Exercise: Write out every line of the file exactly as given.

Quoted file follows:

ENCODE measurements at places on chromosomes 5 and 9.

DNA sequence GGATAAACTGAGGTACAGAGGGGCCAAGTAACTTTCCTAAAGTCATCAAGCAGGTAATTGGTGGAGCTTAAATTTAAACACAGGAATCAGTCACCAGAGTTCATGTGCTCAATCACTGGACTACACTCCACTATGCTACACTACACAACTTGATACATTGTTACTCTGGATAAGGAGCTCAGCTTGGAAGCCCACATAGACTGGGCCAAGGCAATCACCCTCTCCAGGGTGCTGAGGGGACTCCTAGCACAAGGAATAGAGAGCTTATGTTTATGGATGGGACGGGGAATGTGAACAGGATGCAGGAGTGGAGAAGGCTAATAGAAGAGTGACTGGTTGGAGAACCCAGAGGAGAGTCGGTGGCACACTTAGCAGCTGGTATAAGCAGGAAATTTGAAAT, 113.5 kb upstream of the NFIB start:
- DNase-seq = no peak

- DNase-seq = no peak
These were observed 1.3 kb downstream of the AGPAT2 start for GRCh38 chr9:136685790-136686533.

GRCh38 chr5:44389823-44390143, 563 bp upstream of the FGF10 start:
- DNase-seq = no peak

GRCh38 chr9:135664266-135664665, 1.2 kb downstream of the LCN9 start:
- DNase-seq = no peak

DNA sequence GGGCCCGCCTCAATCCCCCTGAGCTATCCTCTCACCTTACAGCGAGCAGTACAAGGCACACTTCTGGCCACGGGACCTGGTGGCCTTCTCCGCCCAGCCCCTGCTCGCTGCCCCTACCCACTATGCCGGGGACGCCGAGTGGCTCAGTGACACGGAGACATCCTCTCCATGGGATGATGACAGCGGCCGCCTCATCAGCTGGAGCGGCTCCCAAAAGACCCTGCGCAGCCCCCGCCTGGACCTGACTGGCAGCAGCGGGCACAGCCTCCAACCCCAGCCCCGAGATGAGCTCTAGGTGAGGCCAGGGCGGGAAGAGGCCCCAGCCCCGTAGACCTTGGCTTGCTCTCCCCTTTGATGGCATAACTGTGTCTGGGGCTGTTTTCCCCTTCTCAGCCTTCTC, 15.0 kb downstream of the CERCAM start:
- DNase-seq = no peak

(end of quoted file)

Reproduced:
ENCODE measurements at places on chromosomes 5 and 9.

DNA sequence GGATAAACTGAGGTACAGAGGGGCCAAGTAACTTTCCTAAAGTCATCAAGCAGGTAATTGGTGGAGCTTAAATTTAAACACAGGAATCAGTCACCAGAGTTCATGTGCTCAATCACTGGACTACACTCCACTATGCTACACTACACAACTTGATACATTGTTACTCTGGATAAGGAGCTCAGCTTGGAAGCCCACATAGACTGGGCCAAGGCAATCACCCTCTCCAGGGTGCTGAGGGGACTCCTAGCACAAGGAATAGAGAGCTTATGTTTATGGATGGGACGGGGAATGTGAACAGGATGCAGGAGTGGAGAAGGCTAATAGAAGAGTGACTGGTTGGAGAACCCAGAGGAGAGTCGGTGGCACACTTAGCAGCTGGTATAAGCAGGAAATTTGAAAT, 113.5 kb upstream of the NFIB start:
- DNase-seq = no peak

- DNase-seq = no peak
These were observed 1.3 kb downstream of the AGPAT2 start for GRCh38 chr9:136685790-136686533.

GRCh38 chr5:44389823-44390143, 563 bp upstream of the FGF10 start:
- DNase-seq = no peak

GRCh38 chr9:135664266-135664665, 1.2 kb downstream of the LCN9 start:
- DNase-seq = no peak

DNA sequence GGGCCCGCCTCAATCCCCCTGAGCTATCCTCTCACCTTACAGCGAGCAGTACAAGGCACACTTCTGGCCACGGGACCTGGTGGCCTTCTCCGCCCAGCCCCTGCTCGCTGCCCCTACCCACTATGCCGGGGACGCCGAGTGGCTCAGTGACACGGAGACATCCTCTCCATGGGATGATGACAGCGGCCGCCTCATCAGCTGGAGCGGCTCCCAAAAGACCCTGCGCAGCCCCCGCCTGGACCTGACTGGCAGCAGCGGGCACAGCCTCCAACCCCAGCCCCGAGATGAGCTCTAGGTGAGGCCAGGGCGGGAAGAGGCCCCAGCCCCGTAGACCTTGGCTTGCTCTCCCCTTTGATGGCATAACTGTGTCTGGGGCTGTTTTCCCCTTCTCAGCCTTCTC, 15.0 kb downstream of the CERCAM start:
- DNase-seq = no peak